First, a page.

The BDN Editorial Board operates independently from the newsroom, and does not set policies or contribute to reporting or editing articles elsewhere in the newspaper or on bangordailynews.com.
State officials must continue to identify and address problems in Maine’s child welfare system to better protect children and families.
The truth is that heartbreaking, infuriating failures have occurred in this system under both Republican and Democratic administrations for decades. We are confident in saying, despite some differing opinions about what to do about it, that officials across the political spectrum all want to prevent future tragedies.
That recognition must be front and center as the Legislature’s Government Oversight Committee gets set to meet Wednesday and discuss potential next steps in a disagreement with the administration of Gov. Janet Mills over access to certain child protective case files. The committee has sought the files from four recent child deaths with parents accused of killing their children. The Maine Department of Health and Human Services has denied that request, pointing to confidentiality issues and the risk of jeopardizing ongoing prosecutions.
The denial centers around advice provided by the Maine attorney general’s office in June, which said that DHHS could not share the confidential case files directly with the oversight committee but that they could be released to the Office of Program Evaluation and Government Accountability, which the committee directs. OPEGA staff could then analyze and present information to the committee in a way that preserves confidentiality. A similar process has been used in other child death cases, before prosecution concluded.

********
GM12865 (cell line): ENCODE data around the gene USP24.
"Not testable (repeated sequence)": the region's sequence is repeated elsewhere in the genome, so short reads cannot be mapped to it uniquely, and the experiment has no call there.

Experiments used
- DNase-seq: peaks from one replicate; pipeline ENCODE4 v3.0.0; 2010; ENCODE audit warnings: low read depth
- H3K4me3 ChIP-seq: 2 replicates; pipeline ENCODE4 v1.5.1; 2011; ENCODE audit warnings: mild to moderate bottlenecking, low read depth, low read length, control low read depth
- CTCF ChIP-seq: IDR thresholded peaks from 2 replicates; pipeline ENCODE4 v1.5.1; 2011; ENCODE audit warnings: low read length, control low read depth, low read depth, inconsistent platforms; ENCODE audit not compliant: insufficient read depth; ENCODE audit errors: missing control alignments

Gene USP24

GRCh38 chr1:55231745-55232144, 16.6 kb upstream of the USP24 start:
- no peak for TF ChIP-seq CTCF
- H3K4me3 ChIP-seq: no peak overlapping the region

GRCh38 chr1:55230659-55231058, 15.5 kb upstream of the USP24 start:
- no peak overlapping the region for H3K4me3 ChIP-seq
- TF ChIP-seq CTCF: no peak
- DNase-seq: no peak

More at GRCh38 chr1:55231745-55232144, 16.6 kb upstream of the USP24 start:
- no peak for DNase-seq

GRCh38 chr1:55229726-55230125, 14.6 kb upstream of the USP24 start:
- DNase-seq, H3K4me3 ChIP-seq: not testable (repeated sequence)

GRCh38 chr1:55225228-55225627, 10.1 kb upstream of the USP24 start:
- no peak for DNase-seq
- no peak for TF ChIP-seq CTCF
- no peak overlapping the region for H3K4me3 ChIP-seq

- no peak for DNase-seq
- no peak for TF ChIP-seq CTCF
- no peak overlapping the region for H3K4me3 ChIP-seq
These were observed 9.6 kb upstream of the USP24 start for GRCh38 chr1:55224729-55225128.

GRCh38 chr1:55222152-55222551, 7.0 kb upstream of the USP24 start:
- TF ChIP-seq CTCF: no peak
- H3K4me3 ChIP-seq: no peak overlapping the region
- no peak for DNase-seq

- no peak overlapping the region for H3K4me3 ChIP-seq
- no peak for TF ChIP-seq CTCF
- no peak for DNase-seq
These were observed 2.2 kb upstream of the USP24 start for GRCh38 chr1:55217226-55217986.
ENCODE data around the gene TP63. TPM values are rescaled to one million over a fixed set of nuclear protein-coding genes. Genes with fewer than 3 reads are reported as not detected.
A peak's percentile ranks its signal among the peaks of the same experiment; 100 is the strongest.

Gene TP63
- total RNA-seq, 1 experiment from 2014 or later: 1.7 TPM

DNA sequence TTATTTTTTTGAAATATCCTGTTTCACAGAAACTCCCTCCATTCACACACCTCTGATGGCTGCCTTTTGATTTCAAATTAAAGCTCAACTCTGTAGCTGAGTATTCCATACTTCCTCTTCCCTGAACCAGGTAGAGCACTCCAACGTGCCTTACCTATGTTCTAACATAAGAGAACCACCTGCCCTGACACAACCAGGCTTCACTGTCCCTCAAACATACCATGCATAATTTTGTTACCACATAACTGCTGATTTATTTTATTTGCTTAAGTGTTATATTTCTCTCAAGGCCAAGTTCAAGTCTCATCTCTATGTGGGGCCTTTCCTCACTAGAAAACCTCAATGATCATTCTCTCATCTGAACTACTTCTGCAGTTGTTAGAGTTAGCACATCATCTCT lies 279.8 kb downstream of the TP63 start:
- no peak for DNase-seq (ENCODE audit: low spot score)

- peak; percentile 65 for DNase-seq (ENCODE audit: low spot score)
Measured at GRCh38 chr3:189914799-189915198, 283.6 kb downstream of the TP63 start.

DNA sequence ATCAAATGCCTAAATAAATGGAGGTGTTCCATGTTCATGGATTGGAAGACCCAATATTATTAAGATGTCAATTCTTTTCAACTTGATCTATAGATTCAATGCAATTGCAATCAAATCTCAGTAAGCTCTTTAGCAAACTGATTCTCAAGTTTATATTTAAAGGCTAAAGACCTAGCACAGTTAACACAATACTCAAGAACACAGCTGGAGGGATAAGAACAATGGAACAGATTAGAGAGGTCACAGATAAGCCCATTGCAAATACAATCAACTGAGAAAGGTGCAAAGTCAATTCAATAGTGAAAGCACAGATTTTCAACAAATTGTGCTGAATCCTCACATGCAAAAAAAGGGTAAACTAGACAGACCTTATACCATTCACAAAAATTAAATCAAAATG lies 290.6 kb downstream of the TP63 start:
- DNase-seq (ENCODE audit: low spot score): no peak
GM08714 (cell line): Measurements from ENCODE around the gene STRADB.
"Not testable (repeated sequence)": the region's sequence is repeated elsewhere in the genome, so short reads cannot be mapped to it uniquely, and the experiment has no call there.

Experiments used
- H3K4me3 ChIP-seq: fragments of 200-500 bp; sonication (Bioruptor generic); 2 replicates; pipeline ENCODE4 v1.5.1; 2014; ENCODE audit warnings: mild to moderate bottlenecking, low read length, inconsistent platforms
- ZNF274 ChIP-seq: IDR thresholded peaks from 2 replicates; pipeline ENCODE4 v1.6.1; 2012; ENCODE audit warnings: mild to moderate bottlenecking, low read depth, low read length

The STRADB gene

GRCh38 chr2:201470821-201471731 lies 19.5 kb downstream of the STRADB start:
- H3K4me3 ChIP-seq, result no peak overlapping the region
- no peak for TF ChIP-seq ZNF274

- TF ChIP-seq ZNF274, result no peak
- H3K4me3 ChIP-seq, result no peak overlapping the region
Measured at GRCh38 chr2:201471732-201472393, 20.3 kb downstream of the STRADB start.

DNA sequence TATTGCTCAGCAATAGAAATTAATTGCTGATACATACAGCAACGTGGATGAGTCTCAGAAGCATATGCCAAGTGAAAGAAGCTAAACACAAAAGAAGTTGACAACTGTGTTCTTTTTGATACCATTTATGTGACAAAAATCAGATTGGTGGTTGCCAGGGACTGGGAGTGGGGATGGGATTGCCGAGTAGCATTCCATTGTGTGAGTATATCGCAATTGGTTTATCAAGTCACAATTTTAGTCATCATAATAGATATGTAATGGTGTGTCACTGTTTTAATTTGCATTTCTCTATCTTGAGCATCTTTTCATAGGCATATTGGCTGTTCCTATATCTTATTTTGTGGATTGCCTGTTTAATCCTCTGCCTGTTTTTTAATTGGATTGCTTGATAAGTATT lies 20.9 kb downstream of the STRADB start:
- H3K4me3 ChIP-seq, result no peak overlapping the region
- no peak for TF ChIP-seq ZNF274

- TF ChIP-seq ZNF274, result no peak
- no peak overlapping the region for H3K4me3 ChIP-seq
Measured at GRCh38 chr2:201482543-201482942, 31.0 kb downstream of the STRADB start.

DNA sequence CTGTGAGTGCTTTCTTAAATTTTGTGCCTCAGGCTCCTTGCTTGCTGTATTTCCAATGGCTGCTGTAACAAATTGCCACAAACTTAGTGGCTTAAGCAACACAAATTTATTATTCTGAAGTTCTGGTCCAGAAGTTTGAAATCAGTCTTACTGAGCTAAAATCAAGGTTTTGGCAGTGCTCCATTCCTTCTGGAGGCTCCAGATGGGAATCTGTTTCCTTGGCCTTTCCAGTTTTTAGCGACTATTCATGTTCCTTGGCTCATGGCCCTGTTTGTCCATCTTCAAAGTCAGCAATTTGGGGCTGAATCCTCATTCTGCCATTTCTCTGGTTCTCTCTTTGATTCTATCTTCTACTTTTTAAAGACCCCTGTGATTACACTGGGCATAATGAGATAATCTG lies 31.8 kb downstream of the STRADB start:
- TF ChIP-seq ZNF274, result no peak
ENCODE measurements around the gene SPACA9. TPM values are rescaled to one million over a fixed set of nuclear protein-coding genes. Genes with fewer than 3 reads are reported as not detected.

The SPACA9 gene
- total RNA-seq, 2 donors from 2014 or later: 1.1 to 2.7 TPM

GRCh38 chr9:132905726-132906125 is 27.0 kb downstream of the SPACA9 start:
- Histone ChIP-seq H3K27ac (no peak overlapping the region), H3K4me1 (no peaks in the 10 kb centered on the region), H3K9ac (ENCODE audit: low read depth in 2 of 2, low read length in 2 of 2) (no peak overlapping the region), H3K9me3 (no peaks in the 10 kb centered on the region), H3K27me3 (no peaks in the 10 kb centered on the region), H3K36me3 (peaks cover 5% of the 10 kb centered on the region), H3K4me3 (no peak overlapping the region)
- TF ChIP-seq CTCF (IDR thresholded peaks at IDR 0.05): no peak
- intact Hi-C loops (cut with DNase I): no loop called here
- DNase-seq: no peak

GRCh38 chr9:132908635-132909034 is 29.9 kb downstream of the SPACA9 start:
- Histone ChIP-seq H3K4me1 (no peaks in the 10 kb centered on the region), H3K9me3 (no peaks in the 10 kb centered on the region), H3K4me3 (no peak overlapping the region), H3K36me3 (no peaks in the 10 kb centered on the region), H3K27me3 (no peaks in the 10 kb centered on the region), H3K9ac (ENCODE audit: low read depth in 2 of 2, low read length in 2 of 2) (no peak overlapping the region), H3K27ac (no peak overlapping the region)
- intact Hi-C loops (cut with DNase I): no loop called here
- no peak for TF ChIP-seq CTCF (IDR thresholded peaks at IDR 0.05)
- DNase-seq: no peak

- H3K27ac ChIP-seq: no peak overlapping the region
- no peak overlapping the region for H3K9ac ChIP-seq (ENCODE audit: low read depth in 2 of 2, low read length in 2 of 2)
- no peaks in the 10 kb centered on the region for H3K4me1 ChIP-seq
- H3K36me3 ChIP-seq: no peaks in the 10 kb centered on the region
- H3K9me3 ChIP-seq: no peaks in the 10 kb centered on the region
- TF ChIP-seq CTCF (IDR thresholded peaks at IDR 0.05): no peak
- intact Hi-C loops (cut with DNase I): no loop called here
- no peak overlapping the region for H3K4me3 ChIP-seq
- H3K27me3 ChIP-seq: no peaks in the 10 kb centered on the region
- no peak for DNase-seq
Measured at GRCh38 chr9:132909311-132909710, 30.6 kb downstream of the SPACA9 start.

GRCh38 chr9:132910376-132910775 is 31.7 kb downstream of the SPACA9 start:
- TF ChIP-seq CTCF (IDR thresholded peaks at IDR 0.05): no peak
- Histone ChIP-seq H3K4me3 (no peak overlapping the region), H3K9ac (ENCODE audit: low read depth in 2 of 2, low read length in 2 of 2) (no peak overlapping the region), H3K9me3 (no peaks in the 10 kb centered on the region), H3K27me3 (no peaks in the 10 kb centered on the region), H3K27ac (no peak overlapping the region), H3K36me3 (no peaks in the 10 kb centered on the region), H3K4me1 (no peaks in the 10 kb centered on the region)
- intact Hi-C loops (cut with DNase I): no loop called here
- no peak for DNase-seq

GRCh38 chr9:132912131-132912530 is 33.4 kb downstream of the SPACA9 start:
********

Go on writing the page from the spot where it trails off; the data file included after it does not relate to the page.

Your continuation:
Oversight committee members must now decide whether to flex their subpoena power and continue to seek the full case files. As some members have acknowledged, that would likely take up time and money in court.
If committee members believe they are not being granted access to documents and information they are legally entitled to in their oversight role, then this would not be an unreasonable path to assert legislative power as a coequal branch of government. Clarifying the authorities and limits under existing statute would be an important determination for this and other oversight matters. But that is a somewhat philosophical exercise compared with the more immediate need of learning from past failures and preventing future child deaths.
From a practical standpoint, we keep going back to the advice from Assistant Attorney General Ariel Gannon, and the fact that three months have now gone by since it was provided. Gannon advised DHHS to work with OPEGA “to define the information OPEGA needs to fulfill its directive from GOC; that DHHS and OPEGA negotiate and agree upon terms of disclosure and preservation of confidentiality; and that DHHS comply with OPEGA’s request for confidential protective information and records under these terms.”
The committee should begin that process, and begin it this week. They should also have a conversation about whether it is possible to subpoena the full case files at the same time. We’re not convinced that one would preclude the other, but we’ll leave that question to the lawyers.
From our place on the sidelines, given the current legal opinions and timing realities with only a few months left before a new Legislature is sworn in, it seems to us that moving forward with the process outlined in the assistant attorney general’s letter — which DHHS said in August they “stand ready” to engage in — is the most productive path forward in the short term in order to balance the oversight committee’s role, confidentiality and the integrity of ongoing prosecutions.
True justice for these child victims, we believe, must go further than convicting the individuals who are immediately responsible. It must also include ongoing work (and this is just one piece of it) to pinpoint and fix systemic issues that may have contributed to these tragedies.
For lawmakers to continue that work, they need access to as much information as possible, as soon as possible. The attorney general’s office suggested a way to achieve this in June, and at a minimum, it is past time for the oversight committee, OPEGA and DHHS to walk that path together.